Monthly Housing Market Update

The Bank of Canada’s rate hiking campaign keeps home buyers on the defensive. Resale activity in August was the quietest in three and a half years, falling for a six-straight month to 443,000 units (seasonally adjusted and annualized). Fewer—and more budget-constrained—active buyers in the market are taking steam out of prices. The national composite MLS Home Price Index fell a further 1.6% m/m in August. It’s now down 7.4% since February’s peak, within striking distance of the 8% peak-to-trough decline recorded during 2017-19 downturn. We see that trend continuing in the near term with the Bank of Canada poised to stay in tightening mode until the end of this year. We have updated our policy rate call to 4% by December, up from the 3.5% we previously expected.

Weakness spreading outside Ontario and BC

The current softness is concentrated in Ontario and British Columbia, though it’s increasingly spreading to Quebec and parts of Atlantic Canada. Activity levels in these markets were below (in some cases, well below) pre-pandemic levels last month. Price corrections in formerly overheated markets in Ontario and the BC Lower Mainland have been especially significant. Over the past six months, the composite MLS HPI plummeted 19% in Cambridge, 16% in Kitchener-Waterloo and London, 15% in Brantford and 13% in Guelph. Chilliwack (-14%) and the Fraser Valley (-9%) also recorded outsized price declines over that period.

Prices coming down in Atlantic Canada

The weakening in property values is a more recent phenomenon in Quebec and Atlantic Canada (and some parts of the Prairies) and the pace of decline is generally more subdued. This is largely thanks to demand-supply conditions having stayed tighter for longer compared to Ontario and BC. Montreal’s composite MLS HPI is down 3.3% in the past three months or a little more than half the 5.8% drop recorded in the Greater Toronto Area. Still, downward pressure is intensifying in Eastern Canada. This is particularly the case in Halifax where the index is off 6.3% in the last three months, including a 3.9% drop in August alone. Saint John recorded an even larger 4.2% fall last month. Prices in some Atlantic markets such as Prince Edward Island and St. John’s, however, are holding up so far.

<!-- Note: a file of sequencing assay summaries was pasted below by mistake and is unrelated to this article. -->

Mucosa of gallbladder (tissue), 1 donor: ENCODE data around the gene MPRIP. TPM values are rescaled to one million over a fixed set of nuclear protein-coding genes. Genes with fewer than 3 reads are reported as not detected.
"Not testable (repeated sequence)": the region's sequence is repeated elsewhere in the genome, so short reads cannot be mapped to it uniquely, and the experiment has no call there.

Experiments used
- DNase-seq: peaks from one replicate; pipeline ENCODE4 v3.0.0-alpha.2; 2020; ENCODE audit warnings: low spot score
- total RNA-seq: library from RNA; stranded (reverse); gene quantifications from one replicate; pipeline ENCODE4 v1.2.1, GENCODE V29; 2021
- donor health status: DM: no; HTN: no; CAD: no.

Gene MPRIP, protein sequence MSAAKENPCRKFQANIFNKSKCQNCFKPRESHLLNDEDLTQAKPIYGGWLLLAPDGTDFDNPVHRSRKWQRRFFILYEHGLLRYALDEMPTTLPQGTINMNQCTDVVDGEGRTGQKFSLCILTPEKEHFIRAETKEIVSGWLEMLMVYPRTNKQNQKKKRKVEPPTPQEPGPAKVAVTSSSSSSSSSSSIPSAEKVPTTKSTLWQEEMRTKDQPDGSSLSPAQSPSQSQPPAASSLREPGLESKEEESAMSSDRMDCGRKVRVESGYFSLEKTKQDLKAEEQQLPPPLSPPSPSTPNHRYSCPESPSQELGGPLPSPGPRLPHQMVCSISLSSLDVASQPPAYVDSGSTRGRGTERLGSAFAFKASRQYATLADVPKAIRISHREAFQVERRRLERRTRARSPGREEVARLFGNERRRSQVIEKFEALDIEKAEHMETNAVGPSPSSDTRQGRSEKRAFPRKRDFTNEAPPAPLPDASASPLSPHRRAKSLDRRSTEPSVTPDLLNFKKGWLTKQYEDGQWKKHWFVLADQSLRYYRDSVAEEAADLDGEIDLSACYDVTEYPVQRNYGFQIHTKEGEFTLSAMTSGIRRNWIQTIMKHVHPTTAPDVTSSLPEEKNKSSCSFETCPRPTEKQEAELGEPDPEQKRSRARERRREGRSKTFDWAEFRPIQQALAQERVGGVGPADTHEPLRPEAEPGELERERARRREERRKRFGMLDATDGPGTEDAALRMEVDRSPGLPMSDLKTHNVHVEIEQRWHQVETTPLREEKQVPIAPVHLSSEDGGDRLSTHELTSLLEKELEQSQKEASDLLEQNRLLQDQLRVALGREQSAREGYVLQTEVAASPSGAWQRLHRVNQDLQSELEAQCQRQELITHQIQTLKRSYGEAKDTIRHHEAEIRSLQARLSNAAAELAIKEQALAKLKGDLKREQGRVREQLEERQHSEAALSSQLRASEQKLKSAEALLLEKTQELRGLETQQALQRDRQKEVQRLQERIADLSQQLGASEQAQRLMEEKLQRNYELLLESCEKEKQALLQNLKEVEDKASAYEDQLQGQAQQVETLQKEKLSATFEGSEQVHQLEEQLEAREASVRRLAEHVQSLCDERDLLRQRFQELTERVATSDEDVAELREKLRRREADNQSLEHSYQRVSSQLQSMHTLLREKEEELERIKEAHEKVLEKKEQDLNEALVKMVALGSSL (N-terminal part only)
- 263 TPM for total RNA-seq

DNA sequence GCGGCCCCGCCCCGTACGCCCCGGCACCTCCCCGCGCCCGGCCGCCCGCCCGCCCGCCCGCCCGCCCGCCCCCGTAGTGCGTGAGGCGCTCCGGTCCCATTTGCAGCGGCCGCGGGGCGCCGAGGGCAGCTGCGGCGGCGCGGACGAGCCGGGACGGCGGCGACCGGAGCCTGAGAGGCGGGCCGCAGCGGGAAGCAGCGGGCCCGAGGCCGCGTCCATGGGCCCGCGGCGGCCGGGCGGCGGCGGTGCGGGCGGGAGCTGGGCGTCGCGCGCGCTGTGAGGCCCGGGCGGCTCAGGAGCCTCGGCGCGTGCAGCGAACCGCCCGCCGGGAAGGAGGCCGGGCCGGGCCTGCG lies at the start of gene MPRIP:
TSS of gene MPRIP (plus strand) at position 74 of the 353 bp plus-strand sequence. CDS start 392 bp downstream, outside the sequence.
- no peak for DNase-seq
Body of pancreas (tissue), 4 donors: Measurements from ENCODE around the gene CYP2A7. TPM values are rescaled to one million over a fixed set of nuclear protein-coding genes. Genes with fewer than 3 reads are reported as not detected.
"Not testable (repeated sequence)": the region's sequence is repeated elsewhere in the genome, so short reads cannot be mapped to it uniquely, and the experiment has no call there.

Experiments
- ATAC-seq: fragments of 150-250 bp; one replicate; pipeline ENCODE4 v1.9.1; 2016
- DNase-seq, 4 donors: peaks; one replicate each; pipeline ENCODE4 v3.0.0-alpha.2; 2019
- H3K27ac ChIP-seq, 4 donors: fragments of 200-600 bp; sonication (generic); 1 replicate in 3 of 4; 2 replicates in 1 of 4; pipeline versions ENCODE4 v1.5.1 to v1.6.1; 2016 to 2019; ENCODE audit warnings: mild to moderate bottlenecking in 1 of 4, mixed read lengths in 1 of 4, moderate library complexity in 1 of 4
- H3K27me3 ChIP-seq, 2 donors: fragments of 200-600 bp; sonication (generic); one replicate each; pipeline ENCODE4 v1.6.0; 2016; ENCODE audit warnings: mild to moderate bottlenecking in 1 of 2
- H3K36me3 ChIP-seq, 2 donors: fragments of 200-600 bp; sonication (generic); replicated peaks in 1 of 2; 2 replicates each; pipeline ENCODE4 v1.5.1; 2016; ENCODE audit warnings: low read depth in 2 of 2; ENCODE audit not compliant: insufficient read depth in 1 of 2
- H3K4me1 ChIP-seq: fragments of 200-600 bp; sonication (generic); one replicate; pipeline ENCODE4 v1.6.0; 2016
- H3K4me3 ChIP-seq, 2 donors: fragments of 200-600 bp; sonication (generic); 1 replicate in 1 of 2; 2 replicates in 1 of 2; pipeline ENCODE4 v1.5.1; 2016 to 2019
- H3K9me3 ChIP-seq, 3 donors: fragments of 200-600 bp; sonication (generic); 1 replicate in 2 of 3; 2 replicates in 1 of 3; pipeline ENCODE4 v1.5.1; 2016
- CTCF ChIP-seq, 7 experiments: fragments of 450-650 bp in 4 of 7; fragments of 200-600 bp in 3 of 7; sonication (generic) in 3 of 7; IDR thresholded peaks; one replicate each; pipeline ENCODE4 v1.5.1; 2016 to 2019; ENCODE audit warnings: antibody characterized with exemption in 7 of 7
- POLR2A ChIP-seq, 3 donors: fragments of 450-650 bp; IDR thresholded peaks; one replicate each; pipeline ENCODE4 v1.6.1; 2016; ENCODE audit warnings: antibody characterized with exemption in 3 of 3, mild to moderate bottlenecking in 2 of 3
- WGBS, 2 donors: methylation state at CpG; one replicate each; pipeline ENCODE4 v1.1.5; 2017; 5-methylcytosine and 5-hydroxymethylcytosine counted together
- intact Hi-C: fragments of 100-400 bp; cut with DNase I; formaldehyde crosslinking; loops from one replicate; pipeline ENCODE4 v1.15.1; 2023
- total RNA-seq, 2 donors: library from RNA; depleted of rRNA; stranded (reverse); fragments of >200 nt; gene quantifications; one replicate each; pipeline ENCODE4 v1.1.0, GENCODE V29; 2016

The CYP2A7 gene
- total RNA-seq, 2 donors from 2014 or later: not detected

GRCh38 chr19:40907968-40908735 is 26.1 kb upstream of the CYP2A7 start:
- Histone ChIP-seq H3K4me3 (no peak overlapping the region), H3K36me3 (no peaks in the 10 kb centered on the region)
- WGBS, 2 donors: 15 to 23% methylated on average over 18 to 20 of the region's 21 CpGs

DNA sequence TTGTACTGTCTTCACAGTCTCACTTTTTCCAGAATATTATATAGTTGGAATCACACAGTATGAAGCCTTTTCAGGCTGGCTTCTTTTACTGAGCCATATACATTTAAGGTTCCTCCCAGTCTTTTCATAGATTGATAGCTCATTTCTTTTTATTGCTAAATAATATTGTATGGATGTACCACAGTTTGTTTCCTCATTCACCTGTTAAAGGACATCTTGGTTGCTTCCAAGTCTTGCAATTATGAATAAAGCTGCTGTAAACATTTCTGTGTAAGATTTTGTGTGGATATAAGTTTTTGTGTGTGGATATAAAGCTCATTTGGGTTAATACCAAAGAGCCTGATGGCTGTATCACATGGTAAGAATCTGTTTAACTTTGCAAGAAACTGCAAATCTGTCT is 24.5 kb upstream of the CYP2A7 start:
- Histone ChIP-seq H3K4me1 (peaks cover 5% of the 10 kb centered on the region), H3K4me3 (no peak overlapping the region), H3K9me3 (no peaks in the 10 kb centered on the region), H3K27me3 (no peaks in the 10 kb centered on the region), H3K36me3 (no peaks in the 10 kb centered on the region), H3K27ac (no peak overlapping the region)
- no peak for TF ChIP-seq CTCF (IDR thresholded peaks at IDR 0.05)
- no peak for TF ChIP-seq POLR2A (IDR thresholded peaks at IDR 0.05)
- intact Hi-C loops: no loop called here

Prices still above year-ago levels

Despite the widespread depreciation since spring, property values (as measured by the MLS HPI) are still above year-ago levels virtually everywhere in the country. Only Kitchener-Waterloo is showing a decline (-1.7%) at this stage. In many cases—especially in Atlantic Canada—prices remain significantly richer. For many potential buyers, home purchasing prospects remain grim. The partial reversal of earlier massive price increases is small comfort at a time when sharply higher interest rates cut deeply into affordability.

Correction isn’t over yet

The likelihood the Bank of Canada will take its policy rate deeper into restrictive territory by year-end is poised to keep buyers on the defensive in the coming months. Higher interest rates will disqualify more buyers from obtaining a mortgage and shrink the size of a mortgage others can qualify for. We project home resales to fall 23% in Canada this year and a further 15% next year.

Expecting the bottom next spring

We think the market will adjust to higher interest rates by early 2023. Any recovery will likely take a few months to tighten demand-supply conditions, placing the bottom for prices around spring time (overall for Canada). We expect benchmark prices will be down approximately 14% from the recent peak nationwide. On a provincial basis, we project Ontario and British Columbia to record the largest peak-to-trough declines at -16%, and place Alberta and Saskatchewan at the other end of the scale at -4%.



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Robert Hogue is a member of the Macroeconomic and Regional Analysis Group, with RBC Economics. He is responsible for providing analysis and forecasts for the Canadian housing market and for the provincial economies. His publications include Housing Trends and Affordability, Provincial Outlook and provincial budget commentaries.

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